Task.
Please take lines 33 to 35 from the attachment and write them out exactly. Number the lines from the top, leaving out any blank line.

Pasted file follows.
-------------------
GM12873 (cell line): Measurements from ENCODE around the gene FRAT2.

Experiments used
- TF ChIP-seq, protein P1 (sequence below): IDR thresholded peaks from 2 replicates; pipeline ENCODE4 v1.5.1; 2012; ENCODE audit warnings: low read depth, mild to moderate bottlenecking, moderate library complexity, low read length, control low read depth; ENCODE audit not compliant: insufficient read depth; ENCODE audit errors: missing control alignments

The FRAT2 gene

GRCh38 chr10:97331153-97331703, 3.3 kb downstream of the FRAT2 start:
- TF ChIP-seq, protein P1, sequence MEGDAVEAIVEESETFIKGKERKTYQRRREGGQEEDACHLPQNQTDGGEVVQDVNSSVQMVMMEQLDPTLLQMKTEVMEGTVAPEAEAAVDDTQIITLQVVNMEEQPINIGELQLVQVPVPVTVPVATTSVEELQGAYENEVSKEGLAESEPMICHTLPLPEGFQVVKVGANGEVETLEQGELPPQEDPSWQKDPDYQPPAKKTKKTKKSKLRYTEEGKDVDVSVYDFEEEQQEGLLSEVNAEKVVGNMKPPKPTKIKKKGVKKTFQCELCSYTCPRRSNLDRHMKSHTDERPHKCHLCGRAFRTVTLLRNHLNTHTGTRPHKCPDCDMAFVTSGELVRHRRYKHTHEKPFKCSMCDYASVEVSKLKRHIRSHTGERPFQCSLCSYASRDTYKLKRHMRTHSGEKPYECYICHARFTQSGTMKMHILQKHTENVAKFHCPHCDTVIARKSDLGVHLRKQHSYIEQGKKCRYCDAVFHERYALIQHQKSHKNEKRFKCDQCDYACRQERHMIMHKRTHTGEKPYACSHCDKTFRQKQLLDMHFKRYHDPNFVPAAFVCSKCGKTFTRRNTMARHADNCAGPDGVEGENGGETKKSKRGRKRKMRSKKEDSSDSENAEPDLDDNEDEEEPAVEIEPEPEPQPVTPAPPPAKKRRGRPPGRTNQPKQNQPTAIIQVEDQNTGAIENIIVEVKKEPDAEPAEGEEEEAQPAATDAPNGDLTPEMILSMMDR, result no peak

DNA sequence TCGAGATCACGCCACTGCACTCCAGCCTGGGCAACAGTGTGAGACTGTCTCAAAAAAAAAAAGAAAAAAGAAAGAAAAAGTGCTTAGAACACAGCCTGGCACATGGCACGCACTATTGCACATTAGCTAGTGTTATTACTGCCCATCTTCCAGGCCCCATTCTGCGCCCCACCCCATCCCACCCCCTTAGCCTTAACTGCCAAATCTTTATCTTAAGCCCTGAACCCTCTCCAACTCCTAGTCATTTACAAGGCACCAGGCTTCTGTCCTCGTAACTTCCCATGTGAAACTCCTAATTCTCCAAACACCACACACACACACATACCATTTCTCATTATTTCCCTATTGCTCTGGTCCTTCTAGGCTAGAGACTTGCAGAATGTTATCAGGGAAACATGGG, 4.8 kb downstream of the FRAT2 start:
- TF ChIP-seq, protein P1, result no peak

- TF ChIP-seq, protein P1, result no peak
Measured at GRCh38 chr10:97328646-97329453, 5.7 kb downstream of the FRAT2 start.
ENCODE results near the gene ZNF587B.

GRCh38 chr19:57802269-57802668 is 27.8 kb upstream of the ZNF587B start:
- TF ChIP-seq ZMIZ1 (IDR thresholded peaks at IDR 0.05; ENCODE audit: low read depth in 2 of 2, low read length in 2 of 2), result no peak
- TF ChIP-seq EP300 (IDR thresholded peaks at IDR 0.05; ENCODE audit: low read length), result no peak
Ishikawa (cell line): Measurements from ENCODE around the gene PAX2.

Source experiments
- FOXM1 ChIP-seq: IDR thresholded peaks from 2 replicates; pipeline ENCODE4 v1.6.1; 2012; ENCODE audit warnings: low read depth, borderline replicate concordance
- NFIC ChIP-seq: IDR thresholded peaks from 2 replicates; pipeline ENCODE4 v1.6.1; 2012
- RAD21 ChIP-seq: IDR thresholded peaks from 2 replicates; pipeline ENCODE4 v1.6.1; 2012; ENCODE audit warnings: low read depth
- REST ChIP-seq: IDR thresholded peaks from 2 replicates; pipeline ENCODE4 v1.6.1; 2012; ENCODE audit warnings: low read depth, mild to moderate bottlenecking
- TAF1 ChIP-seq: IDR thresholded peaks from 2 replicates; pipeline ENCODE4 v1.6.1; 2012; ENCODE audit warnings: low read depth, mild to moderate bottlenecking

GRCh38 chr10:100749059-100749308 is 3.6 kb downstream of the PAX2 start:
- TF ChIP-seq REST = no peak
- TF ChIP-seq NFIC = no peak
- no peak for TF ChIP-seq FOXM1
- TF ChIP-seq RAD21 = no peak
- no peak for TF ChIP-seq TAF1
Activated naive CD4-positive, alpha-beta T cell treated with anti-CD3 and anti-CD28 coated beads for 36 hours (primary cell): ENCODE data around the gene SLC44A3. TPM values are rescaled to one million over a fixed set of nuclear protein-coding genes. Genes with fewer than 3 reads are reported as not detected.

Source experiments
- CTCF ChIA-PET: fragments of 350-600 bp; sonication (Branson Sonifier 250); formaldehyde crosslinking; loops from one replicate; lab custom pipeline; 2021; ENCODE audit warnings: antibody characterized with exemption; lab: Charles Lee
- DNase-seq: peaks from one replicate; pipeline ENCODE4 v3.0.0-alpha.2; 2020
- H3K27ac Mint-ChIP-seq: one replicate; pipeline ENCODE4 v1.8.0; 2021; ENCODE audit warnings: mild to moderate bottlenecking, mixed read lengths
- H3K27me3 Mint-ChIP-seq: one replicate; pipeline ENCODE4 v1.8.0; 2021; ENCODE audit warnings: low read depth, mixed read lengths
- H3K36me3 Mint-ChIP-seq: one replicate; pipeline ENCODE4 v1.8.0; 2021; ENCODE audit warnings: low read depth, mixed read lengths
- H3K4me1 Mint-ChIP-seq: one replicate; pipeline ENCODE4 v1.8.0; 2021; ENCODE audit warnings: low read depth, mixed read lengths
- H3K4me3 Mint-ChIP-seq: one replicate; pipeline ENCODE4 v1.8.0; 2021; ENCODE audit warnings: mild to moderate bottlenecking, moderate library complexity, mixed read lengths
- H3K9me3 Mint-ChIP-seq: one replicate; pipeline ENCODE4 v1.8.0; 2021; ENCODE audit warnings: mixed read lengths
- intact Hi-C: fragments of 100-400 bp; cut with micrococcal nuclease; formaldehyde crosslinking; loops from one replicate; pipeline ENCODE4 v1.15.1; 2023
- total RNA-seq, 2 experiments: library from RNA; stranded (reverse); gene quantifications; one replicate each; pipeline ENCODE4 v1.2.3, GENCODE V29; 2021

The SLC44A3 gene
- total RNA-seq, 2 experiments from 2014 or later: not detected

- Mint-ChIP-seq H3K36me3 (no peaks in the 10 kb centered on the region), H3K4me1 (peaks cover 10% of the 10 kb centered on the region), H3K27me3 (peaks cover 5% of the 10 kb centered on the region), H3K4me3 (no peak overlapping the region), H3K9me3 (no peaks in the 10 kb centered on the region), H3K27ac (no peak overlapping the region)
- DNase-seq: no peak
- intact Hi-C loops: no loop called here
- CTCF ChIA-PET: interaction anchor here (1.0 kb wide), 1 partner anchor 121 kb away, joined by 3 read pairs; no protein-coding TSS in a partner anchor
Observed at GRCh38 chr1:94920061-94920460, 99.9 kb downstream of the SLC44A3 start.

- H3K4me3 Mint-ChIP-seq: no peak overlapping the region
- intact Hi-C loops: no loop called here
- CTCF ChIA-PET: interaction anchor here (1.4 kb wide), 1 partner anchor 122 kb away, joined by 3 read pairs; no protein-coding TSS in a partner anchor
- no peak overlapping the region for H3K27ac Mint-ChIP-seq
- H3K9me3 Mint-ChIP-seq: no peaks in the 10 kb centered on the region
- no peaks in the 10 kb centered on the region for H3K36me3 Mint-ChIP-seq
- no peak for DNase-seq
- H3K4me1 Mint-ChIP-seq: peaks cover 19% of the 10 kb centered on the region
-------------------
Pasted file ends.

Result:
- H3K27me3 Mint-ChIP-seq: one replicate; pipeline ENCODE4 v1.8.0; 2021; ENCODE audit warnings: low read depth, mixed read lengths
- H3K36me3 Mint-ChIP-seq: one replicate; pipeline ENCODE4 v1.8.0; 2021; ENCODE audit warnings: low read depth, mixed read lengths
- H3K4me1 Mint-ChIP-seq: one replicate; pipeline ENCODE4 v1.8.0; 2021; ENCODE audit warnings: low read depth, mixed read lengths